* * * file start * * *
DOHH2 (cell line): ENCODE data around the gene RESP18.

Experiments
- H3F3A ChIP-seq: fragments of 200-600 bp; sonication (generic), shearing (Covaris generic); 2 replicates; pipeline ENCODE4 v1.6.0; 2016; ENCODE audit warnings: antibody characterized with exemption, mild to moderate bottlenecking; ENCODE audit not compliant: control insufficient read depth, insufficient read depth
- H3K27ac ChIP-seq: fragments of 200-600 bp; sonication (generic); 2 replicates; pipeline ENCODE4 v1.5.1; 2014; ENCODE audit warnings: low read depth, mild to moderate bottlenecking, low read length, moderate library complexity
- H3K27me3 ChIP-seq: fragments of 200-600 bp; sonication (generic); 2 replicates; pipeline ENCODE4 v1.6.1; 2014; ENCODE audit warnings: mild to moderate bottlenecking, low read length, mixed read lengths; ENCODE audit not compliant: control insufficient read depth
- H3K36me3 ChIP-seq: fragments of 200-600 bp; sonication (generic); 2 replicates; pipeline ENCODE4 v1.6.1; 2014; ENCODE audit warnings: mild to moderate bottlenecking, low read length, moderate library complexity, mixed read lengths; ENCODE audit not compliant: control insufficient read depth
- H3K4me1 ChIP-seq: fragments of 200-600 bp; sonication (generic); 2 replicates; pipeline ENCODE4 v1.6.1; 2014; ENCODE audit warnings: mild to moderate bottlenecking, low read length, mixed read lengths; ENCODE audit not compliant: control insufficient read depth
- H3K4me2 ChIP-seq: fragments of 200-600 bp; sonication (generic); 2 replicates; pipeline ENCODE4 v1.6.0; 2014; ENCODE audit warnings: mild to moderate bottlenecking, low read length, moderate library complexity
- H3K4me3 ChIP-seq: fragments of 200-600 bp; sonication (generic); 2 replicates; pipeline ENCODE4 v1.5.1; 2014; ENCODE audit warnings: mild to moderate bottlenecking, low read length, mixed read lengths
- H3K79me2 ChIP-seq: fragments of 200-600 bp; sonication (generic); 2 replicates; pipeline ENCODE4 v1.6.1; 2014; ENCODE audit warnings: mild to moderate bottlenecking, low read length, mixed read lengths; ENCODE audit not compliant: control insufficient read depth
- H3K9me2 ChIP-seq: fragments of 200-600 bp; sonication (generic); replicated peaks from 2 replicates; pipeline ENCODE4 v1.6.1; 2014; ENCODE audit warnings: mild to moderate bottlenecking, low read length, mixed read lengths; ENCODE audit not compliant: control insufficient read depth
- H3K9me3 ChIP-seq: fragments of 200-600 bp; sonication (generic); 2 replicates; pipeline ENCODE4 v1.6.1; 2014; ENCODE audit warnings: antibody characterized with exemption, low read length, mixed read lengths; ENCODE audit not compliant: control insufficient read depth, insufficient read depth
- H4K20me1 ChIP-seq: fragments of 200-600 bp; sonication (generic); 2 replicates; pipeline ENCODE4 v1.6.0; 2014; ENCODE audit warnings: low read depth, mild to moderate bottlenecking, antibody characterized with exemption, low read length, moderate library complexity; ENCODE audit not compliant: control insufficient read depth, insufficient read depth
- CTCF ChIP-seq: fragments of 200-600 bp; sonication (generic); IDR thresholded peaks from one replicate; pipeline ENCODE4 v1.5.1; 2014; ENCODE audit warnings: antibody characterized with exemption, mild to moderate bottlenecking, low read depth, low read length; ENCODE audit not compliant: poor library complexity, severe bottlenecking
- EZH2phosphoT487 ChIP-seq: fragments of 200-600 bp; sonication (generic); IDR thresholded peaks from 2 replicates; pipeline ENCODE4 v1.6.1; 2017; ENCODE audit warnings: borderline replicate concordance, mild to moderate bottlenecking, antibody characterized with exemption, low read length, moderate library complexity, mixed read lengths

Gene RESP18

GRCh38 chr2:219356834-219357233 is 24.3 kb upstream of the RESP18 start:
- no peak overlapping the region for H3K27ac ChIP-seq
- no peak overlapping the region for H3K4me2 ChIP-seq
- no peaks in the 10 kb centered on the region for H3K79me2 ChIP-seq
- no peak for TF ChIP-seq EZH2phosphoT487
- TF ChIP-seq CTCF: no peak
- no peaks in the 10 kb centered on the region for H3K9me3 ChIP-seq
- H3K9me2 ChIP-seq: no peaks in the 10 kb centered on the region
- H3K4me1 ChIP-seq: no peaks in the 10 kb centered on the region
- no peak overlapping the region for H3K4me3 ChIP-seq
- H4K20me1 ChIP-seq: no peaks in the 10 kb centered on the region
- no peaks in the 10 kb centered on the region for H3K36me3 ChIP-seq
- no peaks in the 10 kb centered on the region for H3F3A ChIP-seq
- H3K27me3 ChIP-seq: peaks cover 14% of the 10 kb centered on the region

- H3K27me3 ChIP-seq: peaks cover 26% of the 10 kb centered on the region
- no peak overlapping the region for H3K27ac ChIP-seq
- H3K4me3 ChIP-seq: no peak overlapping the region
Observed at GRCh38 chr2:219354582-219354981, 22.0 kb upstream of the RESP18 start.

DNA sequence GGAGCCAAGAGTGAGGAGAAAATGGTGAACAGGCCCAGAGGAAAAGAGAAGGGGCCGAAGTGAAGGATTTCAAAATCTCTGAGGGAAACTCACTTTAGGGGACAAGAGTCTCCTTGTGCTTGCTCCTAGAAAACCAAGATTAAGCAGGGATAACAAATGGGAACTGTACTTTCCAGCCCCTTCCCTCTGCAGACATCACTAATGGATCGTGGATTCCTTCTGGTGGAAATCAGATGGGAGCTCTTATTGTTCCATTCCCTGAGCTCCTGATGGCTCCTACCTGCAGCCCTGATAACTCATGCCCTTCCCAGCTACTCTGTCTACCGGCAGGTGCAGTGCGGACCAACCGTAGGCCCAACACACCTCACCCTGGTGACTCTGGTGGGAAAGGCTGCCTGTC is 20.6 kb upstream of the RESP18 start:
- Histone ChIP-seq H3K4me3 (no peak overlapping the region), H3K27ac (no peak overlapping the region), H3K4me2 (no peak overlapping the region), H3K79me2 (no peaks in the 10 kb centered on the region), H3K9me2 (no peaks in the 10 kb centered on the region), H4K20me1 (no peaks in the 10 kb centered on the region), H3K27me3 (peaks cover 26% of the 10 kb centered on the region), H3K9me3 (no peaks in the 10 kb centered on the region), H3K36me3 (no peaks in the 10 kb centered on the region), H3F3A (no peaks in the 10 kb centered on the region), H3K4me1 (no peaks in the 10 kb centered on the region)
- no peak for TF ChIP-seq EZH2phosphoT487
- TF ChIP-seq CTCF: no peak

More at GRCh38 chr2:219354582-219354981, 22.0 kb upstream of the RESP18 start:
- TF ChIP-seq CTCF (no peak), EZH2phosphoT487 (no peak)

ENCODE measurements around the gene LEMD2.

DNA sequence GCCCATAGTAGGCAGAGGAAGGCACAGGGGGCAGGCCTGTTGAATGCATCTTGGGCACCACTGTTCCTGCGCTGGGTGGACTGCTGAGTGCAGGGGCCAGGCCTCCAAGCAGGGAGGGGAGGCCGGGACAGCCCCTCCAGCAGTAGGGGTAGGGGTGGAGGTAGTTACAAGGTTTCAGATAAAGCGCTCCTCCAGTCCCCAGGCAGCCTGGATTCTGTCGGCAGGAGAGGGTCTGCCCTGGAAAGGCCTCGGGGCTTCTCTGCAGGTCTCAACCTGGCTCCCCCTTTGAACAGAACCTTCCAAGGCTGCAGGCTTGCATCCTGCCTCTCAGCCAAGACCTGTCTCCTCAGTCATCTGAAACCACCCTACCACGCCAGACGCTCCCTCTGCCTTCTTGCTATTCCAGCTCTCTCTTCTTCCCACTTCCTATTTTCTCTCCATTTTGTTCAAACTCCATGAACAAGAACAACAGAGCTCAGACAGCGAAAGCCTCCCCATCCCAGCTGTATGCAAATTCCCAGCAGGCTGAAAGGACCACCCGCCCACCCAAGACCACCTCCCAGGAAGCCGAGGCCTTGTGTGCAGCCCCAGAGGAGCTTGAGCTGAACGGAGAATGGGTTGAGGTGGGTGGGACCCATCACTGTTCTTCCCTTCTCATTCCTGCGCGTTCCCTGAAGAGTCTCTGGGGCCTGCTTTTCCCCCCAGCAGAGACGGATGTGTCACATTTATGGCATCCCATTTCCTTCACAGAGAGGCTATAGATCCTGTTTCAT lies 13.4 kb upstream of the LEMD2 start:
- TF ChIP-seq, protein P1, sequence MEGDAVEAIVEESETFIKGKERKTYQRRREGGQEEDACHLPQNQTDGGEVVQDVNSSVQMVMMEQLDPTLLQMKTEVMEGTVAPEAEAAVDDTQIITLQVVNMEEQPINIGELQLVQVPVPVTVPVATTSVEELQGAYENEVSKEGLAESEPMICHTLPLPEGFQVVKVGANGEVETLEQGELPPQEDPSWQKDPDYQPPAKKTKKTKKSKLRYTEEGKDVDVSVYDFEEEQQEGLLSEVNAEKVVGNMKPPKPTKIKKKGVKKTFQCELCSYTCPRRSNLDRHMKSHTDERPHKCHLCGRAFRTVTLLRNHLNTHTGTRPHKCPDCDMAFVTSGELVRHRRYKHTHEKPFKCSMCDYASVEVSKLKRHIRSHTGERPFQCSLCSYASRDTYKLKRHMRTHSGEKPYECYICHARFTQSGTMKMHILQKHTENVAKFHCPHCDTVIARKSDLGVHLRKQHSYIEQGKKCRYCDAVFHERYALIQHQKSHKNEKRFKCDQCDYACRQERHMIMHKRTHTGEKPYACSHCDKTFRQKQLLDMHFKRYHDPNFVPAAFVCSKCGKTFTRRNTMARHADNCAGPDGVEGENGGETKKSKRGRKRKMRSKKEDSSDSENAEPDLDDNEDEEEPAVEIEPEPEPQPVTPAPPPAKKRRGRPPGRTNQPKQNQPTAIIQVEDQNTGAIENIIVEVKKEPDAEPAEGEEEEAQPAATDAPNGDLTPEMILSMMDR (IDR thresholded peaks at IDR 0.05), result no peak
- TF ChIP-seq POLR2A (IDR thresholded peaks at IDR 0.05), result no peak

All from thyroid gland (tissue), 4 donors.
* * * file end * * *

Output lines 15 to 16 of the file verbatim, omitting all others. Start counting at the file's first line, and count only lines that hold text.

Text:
- EZH2phosphoT487 ChIP-seq: fragments of 200-600 bp; sonication (generic); IDR thresholded peaks from 2 replicates; pipeline ENCODE4 v1.6.1; 2017; ENCODE audit warnings: borderline replicate concordance, mild to moderate bottlenecking, antibody characterized with exemption, low read length, moderate library complexity, mixed read lengths

Gene RESP18